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August 30, 2017
As it gains more and more notoriety, America’s opioid epidemic is impossible to ignore. Several states have already declared a state of emergency to address the problem more effectively. While the stereotype of addiction is that it only plagues lower socioeconomic classes, the problem cuts across all demographics and professions.
The author of a recent New York Times article investigated a successful attorney who appeared to lead a healthy life, until he fatally overdosed on opioids. Though the article focuses on lawyers, many cited sources also discuss the prominence of prescription drug abuse among other white-collar industries. In short, workers in every profession are vulnerable to addiction issues, including professional services.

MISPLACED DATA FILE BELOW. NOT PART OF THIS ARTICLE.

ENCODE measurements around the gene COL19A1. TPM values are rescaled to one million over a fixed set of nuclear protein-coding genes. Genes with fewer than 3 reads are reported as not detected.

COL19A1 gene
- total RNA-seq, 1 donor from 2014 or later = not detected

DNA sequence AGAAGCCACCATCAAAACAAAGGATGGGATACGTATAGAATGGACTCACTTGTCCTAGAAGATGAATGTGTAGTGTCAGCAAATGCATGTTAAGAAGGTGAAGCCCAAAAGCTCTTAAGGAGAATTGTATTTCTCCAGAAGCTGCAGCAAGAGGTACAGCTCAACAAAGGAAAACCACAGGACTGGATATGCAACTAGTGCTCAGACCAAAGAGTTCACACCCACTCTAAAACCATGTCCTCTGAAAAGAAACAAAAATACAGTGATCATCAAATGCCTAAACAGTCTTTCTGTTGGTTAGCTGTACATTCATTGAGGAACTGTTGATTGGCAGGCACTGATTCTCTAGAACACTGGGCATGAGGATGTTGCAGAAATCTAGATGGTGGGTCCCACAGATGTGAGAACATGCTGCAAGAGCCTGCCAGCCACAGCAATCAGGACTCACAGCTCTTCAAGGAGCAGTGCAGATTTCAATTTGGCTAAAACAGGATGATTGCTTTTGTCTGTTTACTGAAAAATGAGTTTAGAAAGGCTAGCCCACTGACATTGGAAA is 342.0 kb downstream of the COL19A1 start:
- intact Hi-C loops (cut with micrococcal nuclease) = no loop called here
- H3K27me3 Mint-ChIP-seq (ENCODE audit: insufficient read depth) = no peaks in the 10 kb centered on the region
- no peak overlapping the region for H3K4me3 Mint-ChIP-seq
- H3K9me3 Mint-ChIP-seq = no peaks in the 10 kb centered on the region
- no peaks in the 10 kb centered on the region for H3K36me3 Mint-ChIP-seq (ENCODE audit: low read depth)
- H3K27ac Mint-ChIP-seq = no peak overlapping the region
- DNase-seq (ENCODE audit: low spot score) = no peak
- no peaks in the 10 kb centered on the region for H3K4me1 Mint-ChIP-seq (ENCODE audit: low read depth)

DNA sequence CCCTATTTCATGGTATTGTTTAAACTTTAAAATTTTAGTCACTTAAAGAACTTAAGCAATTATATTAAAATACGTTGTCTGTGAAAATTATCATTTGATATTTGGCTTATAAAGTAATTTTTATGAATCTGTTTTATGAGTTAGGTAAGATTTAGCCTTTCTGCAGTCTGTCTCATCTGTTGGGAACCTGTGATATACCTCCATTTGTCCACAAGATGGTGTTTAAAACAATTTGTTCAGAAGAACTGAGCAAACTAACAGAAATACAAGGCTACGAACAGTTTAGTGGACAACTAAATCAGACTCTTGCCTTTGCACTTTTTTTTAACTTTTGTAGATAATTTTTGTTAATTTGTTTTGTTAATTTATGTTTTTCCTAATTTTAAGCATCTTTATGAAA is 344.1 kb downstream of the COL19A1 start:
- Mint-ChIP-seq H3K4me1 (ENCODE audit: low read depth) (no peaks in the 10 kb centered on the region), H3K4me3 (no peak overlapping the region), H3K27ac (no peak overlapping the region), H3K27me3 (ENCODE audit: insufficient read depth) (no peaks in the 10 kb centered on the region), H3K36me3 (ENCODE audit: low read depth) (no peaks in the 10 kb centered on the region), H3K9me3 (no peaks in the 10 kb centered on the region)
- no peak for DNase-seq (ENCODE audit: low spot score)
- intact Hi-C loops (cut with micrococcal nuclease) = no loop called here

Insurers, regulators, and healthcare providers are now working to identify the current system’s failures and potential solutions, but employers can take action as well. The role of the employer is not to accuse individuals of opioid abuse, but to identify abnormal behavior and connect affected individuals with available resources. These resources can include human resources, an employee assistance plan, or a qualified healthcare provider. The problem is complicated and larger than previously assumed, but employers can intervene and help their people before tragedy strikes. Call an experienced employee benefits broker to discuss strategies your organization can implement to fight opioid addiction.
The views and opinions expressed within are those of the author(s) and do not necessarily reflect the official policy or position of Parker, Smith & Feek. While every effort has been taken in compiling this information to ensure that its contents are totally accurate, neither the publisher nor the author can accept liability for any inaccuracies or changed circumstances of any information herein or for the consequences of any reliance placed upon it.